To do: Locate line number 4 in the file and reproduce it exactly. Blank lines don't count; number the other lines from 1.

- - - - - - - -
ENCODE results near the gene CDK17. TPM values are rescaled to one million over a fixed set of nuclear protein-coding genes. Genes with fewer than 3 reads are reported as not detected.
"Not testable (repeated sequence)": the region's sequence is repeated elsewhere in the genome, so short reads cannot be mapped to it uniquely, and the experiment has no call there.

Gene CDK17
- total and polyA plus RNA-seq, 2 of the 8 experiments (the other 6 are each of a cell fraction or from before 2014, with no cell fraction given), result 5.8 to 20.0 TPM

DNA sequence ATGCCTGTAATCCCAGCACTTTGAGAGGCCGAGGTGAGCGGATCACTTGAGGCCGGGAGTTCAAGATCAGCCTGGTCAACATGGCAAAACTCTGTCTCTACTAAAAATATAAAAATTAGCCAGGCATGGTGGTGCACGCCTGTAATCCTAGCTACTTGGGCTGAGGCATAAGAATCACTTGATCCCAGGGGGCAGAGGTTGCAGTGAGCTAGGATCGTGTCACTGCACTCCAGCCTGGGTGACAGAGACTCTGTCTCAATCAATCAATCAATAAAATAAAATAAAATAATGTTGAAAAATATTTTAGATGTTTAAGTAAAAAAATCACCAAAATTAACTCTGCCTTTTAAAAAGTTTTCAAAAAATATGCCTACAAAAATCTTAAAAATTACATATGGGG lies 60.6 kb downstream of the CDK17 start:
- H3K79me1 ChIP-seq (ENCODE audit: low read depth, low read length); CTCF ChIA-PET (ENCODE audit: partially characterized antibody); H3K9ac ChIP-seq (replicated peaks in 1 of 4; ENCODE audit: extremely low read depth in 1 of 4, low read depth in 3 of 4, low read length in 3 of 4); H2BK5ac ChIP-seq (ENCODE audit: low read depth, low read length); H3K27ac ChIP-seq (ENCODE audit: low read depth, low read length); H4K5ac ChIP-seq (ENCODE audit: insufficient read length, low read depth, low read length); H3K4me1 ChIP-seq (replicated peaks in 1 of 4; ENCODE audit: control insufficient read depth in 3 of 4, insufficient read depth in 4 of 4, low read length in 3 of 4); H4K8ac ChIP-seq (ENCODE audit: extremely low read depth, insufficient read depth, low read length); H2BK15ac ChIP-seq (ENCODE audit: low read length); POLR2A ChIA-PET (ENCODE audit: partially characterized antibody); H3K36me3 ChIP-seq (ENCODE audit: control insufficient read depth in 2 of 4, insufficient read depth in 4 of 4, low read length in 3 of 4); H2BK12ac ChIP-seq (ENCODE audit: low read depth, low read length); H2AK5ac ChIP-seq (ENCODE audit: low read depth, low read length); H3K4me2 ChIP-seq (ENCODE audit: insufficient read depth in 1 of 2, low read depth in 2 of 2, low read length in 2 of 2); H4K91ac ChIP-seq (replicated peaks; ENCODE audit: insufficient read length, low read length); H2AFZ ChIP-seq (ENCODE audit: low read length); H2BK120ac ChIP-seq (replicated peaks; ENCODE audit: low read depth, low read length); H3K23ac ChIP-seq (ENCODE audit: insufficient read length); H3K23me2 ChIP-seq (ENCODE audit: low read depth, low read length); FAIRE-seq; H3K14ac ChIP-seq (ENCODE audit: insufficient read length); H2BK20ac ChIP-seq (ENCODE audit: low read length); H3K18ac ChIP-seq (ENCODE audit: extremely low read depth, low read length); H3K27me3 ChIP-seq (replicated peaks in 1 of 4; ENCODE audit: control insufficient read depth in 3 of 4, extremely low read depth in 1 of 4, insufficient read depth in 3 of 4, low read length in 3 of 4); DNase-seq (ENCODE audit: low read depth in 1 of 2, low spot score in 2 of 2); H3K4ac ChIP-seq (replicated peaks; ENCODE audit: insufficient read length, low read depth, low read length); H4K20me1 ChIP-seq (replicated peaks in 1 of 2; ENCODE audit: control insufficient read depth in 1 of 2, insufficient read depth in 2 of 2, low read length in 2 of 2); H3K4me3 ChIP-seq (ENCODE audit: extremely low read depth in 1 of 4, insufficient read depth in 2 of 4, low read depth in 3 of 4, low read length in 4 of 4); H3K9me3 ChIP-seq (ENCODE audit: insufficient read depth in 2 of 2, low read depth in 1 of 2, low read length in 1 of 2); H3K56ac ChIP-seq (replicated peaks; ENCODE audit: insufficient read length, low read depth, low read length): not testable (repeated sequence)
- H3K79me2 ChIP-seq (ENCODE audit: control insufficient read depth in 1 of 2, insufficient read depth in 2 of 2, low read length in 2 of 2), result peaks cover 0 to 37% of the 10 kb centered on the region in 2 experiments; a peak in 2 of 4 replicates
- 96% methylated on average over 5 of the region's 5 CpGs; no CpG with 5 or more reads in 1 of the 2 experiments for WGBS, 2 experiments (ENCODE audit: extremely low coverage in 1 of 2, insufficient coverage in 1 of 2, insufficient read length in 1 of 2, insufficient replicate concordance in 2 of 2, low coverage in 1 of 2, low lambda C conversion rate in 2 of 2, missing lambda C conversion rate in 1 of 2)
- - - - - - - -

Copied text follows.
- total and polyA plus RNA-seq, 2 of the 8 experiments (the other 6 are each of a cell fraction or from before 2014, with no cell fraction given), result 5.8 to 20.0 TPM